I really love this time of year, late fall to be exact. Not because there is any lack of things to do, it is more because your schedule can be so flexible. In the summer you have some flexibility in your days but every morning and most evenings there is irrigation water to change. In the winter there is usually some cow feeding that is best done on a regular schedule plus the weather can suck. The springtime has some flexibility of schedule early but the calving and knowing the days of really hard work and long hours are coming can be a drag.
The irrigation water is turned off. I am really not doing any regular feeding at this time and the weather is very reasonable. I should not be seeing any new calves until the 20th of January so that is a burden that is lessened this time of year. There are always things to do like bookwork, fence fixing, equipment maintenance, and the dreaded home improvement but this time of year you can kind of schedule them at will. What is really weird is that I think I get more of them done when there is no schedule than when I put them on the schedule in the spring or summer.
I did a thorough check of the fall pairs this morning. The calf I had been concerned about was fine and I am crossing my fingers and somewhat smiling at my good fortune. All the fall pairs including the ones I purchased are looking really great. I am also excited because I feel that from a market standpoint I am adding real value to both our near and long term future stability from a genetic, financial and security standpoint. I will say however I have felt this way right before I have “hit a home run” in this business and have felt this way right before “I got my balls handed to me” so we will see just what the future holds.
I took a few cows to the auction in Toppenish today and picked up a few cow calf pairs I had purchased for me last week. I was a bit concerned about the pairs because I knew what the price had been for them but had not physically seen them. All my worries melted when I saw them today. Young black hided 3 year old cows with their 2nd calves standing by their side. These cows were just the size I like, the body type I like, the color I prefer and had good calves with them. I had culled on my fall calvers quite extensively this spring for a few reasons. One was prices for cull cows was good and the other was I had some cows really getting up there in age in my fall herd. To be able to replace those cows with younger cows of the same or better quality at close to an even dollar exchange tickles me more than a French maid with a feather duster at a rodeo.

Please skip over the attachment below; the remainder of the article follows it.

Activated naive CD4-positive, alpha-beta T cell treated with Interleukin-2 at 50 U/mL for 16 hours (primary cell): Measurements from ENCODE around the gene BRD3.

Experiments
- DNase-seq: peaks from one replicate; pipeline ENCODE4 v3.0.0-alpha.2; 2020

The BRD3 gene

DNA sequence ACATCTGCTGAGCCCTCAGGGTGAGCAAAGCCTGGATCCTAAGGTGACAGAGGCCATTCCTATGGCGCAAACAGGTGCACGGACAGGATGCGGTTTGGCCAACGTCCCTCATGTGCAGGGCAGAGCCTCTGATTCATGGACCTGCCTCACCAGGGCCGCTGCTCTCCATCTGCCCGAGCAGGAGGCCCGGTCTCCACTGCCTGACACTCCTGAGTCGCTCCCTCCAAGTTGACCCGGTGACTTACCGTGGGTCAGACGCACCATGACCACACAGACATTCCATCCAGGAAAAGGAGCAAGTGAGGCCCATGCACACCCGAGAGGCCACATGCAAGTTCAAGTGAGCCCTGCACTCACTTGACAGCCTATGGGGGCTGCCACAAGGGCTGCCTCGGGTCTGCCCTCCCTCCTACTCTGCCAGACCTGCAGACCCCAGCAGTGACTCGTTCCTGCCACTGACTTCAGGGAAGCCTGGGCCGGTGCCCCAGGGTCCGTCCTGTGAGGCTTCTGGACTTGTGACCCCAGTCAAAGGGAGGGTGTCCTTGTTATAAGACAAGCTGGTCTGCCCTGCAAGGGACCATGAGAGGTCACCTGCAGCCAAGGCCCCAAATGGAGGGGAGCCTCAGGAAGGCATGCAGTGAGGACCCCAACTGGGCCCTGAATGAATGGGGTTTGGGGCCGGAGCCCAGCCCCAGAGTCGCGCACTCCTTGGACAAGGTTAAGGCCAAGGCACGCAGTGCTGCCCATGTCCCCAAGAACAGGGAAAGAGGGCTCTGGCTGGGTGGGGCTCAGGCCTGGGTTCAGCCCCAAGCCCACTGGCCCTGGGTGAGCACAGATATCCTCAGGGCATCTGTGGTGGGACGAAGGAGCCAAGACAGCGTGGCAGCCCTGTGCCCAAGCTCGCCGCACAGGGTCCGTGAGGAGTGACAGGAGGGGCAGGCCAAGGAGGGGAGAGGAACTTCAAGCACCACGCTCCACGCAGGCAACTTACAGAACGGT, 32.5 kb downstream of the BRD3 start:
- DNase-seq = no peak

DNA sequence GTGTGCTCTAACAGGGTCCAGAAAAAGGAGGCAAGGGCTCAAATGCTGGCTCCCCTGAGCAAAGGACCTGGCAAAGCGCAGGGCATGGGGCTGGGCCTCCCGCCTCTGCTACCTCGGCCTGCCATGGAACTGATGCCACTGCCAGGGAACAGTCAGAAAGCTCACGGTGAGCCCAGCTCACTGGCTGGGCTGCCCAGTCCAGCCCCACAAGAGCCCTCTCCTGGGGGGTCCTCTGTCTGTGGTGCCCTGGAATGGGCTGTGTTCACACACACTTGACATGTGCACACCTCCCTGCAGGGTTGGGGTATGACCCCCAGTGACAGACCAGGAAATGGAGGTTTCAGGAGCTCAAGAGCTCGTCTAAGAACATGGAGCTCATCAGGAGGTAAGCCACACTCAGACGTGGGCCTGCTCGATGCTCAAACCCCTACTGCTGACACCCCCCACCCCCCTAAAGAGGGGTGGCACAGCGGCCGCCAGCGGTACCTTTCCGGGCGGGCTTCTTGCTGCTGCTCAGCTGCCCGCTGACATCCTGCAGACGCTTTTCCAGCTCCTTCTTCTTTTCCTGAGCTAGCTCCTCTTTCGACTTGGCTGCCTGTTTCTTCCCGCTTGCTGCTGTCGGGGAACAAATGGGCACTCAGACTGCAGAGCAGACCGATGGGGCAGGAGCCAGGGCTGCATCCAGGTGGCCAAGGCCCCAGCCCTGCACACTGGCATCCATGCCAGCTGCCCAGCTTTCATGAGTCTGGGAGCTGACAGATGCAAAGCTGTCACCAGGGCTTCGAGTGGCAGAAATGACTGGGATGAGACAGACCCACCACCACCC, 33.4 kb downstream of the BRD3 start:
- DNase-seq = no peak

I will explain in tomorrows post about cull cows, new purchases and how we make it work here on this place. Some of the cows I sent to sell today were decent cows but just did not make the cut on this place. That is probably the cruel irony of this business. The better you improve your cow herd and genetics the tougher you have to be in the culling department. I remember my grandfather relating culling cows to baseball. Three strikes and you are OUT! This made very good sense at one time but now it is basically one strike and you are out. Every ranch has specific things that they are better at and certain challenges they face. This is why sometimes the things you hear from one producer related to how they run their business is so much different from another.
Today’s real environmentalist species found on the ranch is the long tailed weasel aka Mustela frenata.
Today’s picture is 0902g with his momma on February 15th 2010 and on his own November 16th 2010.